BMO Capital’s Edward Williams, speaking on the first day of the Edinburgh Interactive Games Festival, commented on the notable growth opportunities for investors willing to risk buying game stock.
When it comes to the relationship between the stock market and games companies, according to Bank of Montreal Capital analyst Williams, the basis of love is easy to spot. "The things we like are profitability, performance, predictability and the liquidity which means we can easily buy and sell large amounts of stock," he said. Signs of love on the rocks were missing earnings, opaque finances, and weak balance sheets. Welcome to investing 101.
But with 12 years experience in the games sector, Williams had some more interesting information to impart, before dashing off to his Copenhagen-bound flight. (Delays thanks to our false fire alarm didn't allow him to complete the full text of his speech.)
For despite the industry's current transitional situation and general downturn of game stocks, Williams saw plenty of hope for the future. One clear issue will be the upturn in traditional packaged goods. Next-gen games, such as those for Xbox 360, command a 20 percent hike in retail prices, and that has to be good news for games companies and investors, as PlayStation 3 comes onstream.
Williams reckoned this is only the start, though. New revenue streams such as in-game ads, micro-payments and the mobile games business will enable the industry to expand rapidly, with an especially strong uplift in profitability expected compared to the traditional retail-based packaged goods business. Building on David Gardner's keynote, Williams also said he expected legislative pressure against the industry to lessen as it becomes a larger and more established part of mainstream entertainment.
Perhaps more interesting, however, were his views on which companies would win in future. As an investor, he reckoned those companies with their own brands would certainly have more power. Linked to this was the advantage of owning a lot of internal development resources.
"Value will be found in development skills, not publishing skills," he predicted, later going on to say that the ability to have 50 percent of development inhouse was the magic number for profits in terms of reduced royalty payments more than covering the overhead of internal teams. Linked to this, he claimed, will be the continued drive to low tax locations such as China and Montreal, which publishers such as Ubisoft and EA have employed in recent years.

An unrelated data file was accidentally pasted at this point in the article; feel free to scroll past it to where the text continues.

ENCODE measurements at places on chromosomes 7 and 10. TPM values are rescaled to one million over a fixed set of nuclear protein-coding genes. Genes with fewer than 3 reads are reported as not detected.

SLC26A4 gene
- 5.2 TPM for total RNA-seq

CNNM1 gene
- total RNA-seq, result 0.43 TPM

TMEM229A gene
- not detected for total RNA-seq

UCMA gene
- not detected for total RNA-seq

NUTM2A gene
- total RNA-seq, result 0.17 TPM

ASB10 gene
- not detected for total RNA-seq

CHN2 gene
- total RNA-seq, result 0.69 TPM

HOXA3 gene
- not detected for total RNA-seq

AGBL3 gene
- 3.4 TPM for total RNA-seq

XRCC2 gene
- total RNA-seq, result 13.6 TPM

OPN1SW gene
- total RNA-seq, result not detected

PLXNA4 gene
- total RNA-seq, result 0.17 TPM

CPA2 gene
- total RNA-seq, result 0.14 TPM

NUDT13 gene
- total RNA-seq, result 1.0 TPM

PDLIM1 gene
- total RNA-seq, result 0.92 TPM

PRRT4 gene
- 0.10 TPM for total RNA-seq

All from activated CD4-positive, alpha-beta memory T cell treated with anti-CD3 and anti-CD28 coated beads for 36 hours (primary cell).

Other factors required for future success, according to Williams, will be the ability to sell games globally, have a strong balance sheet and the willingness to make multiple strategic gambles. One example was the failure of EA.com, which despite costing the publisher around $500 million was absorbed in its general positive finances. Other strategic moves from EA, such as the acquisition of mobile publisher Jamdat, and casual online site Pogo.com, seem likely to prove more lucrative, but the ability to be able to fail will be vital for future success.
Perhaps Williams' most controversial statement resulted from a question from the floor however. When asked about the likelihood of big media companies such as News International or Viacom entering the games space, he said he didn't think it was likely in the short term. He did, however, raise the possibility of some publishers such as Activision, Take Two, THQ and Ubisoft to attempt a merger in order to try and compete with EA's scale.
"It would be a big investment opportunity for the market," he said of the likely reaction of fund managers any potential deals, although he didn't further explain how such a deal would clear any regulatory issues, let alone EA's minority stake in Ubisoft.
[Gamasutra has multiple staff at both the Edinburgh and Leipzig game development events this week, and will cover the most important sessions from both in detail.]